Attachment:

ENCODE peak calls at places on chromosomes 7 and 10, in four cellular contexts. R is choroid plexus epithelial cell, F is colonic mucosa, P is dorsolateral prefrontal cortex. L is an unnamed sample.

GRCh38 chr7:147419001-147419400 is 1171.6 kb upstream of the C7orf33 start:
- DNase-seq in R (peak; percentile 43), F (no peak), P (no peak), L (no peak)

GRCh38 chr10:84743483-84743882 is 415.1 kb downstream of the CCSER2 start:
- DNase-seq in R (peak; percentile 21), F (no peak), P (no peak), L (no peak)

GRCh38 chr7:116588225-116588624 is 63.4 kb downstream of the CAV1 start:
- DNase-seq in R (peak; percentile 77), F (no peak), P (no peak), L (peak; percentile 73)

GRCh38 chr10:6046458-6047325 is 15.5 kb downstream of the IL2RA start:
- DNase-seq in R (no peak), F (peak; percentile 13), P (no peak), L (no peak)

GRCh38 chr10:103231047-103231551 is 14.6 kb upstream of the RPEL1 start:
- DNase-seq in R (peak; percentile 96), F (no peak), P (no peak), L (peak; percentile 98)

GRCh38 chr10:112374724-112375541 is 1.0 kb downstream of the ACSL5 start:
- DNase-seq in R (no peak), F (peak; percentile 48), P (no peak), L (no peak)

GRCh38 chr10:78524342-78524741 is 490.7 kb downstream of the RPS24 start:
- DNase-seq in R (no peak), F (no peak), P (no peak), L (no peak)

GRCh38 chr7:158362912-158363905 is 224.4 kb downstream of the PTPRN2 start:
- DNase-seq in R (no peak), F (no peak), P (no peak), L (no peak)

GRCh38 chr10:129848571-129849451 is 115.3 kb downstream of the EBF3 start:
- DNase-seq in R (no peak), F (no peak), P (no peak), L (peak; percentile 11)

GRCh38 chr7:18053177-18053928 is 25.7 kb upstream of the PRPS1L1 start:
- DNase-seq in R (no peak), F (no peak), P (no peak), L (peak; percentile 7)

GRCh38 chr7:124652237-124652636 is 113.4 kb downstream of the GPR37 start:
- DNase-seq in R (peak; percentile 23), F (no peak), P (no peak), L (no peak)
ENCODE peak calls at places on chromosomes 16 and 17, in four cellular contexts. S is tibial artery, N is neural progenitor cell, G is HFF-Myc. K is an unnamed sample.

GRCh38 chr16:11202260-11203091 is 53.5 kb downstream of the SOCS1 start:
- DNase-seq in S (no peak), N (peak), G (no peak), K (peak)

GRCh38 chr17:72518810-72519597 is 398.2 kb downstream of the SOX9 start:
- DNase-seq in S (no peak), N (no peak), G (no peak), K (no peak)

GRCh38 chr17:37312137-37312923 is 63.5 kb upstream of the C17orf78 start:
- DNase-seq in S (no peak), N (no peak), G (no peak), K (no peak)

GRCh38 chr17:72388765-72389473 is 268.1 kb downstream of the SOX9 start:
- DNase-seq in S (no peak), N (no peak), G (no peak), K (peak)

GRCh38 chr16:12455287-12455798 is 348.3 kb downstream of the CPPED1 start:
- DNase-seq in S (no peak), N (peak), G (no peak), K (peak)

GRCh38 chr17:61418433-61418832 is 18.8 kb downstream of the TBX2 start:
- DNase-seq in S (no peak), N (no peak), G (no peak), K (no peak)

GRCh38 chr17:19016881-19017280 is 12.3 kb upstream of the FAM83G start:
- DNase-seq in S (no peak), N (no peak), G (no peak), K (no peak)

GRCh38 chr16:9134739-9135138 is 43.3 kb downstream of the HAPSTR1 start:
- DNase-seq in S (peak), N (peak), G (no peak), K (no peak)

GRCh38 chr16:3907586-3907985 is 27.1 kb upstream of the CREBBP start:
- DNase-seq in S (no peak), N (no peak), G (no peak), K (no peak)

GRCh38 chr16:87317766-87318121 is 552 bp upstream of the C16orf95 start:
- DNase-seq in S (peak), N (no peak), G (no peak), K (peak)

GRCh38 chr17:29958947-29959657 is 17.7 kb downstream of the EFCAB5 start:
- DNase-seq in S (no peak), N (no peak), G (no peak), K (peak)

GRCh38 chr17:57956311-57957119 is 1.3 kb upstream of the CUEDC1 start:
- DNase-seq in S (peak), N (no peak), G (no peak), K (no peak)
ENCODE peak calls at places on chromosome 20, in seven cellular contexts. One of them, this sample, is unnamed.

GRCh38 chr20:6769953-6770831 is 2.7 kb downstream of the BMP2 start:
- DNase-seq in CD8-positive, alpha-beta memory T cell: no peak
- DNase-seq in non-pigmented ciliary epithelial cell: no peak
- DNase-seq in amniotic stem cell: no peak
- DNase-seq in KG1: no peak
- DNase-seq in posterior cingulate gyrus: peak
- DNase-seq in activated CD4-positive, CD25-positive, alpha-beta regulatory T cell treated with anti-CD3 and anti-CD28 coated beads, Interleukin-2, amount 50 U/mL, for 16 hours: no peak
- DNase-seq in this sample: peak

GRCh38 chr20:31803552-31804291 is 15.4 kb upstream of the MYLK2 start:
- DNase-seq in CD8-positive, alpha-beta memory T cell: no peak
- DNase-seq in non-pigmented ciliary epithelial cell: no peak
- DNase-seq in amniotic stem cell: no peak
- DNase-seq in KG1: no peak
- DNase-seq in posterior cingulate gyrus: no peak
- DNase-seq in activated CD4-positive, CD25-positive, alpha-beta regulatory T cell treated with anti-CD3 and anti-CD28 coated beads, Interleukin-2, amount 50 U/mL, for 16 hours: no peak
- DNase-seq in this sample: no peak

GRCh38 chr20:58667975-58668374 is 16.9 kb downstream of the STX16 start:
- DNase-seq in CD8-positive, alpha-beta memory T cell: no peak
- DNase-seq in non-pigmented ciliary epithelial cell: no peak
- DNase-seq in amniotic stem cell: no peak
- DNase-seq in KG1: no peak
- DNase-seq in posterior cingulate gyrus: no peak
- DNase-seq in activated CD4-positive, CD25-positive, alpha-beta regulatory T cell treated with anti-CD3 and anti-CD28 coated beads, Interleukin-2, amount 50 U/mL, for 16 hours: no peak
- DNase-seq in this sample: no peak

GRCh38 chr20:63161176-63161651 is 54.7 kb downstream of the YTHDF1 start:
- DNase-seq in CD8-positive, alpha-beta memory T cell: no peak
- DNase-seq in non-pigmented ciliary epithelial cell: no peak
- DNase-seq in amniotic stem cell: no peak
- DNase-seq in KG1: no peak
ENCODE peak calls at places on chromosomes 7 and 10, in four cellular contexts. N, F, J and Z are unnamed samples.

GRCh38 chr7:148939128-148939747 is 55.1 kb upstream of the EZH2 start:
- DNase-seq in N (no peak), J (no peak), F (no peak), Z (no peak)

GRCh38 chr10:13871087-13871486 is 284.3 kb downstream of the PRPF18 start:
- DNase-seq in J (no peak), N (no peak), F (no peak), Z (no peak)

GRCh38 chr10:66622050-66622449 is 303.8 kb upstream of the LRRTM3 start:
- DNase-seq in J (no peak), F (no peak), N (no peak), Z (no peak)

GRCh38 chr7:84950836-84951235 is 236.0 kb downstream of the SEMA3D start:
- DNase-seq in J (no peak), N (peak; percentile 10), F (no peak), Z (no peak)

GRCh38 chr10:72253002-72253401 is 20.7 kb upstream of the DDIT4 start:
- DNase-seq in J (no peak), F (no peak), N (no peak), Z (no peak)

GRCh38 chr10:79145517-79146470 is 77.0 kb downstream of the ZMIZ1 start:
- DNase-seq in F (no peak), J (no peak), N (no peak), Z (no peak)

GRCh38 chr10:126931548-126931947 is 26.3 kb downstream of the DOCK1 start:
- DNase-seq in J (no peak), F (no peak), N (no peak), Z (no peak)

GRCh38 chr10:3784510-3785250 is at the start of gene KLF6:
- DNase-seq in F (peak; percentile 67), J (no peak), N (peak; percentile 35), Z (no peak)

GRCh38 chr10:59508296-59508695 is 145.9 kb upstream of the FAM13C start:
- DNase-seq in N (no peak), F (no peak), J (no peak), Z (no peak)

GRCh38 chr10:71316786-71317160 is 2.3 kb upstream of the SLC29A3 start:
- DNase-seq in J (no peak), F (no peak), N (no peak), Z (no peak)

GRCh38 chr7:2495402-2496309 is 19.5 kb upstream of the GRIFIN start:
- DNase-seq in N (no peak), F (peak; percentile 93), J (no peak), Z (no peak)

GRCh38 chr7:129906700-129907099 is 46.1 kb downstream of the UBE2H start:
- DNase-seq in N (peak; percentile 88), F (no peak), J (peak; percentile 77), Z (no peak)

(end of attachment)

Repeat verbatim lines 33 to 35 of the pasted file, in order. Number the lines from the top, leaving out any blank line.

GRCh38 chr16:12455287-12455798 is 348.3 kb downstream of the CPPED1 start:
- DNase-seq in S (no peak), N (peak), G (no peak), K (peak)

GRCh38 chr17:61418433-61418832 is 18.8 kb downstream of the TBX2 start: